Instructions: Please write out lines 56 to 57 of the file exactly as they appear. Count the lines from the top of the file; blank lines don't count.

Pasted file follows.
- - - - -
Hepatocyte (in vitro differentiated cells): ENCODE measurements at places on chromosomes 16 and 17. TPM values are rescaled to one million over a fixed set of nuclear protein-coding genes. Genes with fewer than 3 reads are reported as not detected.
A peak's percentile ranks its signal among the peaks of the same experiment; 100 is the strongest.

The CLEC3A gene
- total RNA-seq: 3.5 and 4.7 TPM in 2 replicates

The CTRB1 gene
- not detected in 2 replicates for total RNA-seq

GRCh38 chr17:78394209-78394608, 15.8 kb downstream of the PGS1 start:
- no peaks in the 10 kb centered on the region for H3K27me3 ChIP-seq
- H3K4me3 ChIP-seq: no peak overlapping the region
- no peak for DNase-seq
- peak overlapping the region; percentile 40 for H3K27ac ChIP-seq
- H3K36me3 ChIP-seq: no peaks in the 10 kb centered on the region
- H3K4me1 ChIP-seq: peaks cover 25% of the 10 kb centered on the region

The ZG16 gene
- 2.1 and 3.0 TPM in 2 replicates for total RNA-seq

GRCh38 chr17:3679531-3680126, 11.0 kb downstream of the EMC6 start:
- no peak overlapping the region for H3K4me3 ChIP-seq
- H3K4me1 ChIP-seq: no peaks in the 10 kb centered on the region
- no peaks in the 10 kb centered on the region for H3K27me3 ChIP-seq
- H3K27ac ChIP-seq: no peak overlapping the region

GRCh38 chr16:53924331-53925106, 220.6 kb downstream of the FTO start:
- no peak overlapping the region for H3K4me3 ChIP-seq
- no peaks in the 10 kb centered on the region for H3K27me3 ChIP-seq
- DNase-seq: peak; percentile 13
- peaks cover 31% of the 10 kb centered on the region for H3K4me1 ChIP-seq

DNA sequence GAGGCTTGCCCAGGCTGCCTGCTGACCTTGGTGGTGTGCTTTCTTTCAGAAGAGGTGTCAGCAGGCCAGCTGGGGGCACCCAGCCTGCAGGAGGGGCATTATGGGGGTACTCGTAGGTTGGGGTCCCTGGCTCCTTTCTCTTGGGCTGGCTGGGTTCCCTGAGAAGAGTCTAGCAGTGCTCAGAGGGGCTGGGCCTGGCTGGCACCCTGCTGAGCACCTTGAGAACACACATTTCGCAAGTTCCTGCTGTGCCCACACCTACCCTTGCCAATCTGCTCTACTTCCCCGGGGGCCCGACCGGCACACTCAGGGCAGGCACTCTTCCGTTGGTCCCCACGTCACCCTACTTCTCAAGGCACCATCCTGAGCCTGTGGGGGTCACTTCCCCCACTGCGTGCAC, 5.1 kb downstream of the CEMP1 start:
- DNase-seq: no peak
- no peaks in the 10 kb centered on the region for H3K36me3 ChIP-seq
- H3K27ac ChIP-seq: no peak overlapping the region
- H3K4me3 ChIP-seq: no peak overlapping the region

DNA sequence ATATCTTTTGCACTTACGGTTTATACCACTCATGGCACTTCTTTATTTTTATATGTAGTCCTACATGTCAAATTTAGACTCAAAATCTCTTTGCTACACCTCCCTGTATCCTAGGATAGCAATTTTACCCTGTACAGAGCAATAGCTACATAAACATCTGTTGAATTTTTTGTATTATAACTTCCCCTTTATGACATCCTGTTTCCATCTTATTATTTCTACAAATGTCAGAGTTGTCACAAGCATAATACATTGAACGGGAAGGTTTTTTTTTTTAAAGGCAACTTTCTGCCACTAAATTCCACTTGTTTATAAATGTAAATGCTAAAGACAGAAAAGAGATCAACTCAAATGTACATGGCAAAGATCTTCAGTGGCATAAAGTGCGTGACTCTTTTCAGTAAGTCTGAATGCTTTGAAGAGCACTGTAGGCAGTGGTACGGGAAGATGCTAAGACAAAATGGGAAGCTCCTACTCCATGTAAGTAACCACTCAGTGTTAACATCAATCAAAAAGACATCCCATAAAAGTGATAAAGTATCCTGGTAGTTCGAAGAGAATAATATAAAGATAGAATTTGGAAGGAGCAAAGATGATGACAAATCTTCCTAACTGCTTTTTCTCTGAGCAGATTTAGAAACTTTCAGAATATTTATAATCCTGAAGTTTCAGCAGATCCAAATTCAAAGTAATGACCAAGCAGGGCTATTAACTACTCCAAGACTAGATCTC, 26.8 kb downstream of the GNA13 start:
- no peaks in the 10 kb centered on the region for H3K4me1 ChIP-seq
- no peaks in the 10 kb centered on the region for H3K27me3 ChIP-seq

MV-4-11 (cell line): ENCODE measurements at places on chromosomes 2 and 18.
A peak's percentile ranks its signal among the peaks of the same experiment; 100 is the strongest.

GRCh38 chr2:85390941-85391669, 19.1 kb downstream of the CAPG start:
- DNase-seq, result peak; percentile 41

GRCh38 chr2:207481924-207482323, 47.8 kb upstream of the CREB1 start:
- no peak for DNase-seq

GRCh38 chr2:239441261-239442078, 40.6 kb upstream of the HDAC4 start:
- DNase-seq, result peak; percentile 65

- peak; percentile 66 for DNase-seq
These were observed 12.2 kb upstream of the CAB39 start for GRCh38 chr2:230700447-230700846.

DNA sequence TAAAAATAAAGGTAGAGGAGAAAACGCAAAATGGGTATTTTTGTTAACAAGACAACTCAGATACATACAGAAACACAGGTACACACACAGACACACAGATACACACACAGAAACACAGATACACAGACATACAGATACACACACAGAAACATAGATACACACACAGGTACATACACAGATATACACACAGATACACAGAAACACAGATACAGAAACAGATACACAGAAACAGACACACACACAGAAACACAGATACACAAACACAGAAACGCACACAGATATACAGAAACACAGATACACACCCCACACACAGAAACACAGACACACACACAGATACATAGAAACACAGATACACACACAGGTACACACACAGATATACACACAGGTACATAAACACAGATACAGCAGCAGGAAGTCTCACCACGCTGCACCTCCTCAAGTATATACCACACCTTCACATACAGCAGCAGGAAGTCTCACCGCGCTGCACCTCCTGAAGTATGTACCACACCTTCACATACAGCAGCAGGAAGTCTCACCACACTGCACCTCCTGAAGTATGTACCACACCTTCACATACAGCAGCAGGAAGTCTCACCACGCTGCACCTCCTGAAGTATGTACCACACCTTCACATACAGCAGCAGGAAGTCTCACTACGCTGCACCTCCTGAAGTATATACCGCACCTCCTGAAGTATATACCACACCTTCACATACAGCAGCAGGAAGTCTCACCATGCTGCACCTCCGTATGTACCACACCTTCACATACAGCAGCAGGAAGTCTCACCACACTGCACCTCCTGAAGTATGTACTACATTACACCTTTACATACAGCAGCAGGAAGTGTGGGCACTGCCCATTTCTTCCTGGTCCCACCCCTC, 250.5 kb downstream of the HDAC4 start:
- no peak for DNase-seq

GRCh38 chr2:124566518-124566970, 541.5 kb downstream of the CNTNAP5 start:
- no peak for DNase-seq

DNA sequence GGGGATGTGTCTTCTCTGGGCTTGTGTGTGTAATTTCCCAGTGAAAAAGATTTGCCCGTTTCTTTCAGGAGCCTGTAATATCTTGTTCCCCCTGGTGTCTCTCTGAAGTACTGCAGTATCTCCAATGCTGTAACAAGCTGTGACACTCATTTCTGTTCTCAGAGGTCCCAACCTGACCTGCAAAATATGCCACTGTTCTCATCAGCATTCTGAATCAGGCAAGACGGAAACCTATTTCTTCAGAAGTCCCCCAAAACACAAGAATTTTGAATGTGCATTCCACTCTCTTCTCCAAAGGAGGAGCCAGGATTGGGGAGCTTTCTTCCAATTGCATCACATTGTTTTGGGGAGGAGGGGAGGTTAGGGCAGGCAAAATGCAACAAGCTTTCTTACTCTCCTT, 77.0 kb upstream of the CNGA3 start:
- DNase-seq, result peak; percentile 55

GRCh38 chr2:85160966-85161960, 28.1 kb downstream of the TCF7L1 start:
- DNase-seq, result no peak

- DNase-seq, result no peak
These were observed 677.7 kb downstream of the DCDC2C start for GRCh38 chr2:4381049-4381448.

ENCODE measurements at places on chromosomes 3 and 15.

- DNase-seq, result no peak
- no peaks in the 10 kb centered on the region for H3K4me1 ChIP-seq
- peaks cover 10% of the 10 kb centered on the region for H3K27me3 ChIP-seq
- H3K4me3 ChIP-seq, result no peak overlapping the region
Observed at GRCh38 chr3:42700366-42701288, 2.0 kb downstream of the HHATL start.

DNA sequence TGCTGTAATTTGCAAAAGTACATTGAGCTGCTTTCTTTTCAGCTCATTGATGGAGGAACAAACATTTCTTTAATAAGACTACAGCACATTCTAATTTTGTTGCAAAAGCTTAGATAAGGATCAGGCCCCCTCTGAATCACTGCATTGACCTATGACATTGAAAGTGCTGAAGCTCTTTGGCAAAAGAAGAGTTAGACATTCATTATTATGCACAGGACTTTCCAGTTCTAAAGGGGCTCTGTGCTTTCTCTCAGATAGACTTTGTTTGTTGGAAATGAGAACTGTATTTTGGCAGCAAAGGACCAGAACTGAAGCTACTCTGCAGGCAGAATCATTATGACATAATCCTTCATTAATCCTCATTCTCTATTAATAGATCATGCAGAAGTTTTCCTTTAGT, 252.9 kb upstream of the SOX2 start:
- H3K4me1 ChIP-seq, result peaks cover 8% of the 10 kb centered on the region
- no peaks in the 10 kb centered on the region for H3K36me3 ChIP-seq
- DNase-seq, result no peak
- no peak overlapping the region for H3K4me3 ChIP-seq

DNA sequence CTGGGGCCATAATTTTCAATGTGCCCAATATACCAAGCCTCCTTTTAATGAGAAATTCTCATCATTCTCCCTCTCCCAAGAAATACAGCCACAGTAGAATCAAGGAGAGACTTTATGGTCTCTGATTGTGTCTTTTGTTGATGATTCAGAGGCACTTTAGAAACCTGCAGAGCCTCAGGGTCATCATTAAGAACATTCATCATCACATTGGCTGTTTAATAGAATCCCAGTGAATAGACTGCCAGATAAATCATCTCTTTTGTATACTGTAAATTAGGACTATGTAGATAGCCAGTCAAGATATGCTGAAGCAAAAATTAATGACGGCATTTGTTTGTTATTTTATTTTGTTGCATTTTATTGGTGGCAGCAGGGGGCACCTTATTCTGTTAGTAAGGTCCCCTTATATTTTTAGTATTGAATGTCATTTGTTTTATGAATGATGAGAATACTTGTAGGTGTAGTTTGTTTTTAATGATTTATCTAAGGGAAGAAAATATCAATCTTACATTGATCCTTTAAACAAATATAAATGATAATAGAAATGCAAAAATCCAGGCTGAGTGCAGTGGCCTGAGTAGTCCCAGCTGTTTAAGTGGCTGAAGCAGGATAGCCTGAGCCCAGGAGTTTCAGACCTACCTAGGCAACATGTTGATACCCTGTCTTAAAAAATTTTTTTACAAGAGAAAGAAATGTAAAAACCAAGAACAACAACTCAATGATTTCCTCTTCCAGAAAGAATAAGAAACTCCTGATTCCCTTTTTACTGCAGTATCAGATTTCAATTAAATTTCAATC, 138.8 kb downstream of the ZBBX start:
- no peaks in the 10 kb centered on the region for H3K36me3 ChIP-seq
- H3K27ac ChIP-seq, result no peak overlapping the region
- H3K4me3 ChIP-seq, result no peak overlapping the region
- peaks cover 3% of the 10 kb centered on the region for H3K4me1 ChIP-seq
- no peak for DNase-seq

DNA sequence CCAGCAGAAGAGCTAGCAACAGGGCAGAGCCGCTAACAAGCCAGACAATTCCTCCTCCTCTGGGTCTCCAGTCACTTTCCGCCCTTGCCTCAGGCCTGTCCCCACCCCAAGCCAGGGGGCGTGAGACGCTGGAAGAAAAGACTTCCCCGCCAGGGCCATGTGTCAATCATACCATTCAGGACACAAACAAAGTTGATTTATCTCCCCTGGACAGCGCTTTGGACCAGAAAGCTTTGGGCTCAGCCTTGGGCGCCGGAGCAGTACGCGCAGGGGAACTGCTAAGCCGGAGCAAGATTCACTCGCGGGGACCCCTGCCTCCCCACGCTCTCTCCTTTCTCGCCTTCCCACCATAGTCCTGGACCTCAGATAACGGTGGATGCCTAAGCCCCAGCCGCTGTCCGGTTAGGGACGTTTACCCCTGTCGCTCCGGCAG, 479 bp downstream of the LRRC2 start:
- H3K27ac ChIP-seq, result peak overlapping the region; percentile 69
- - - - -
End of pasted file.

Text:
- no peaks in the 10 kb centered on the region for H3K4me1 ChIP-seq
- peaks cover 10% of the 10 kb centered on the region for H3K27me3 ChIP-seq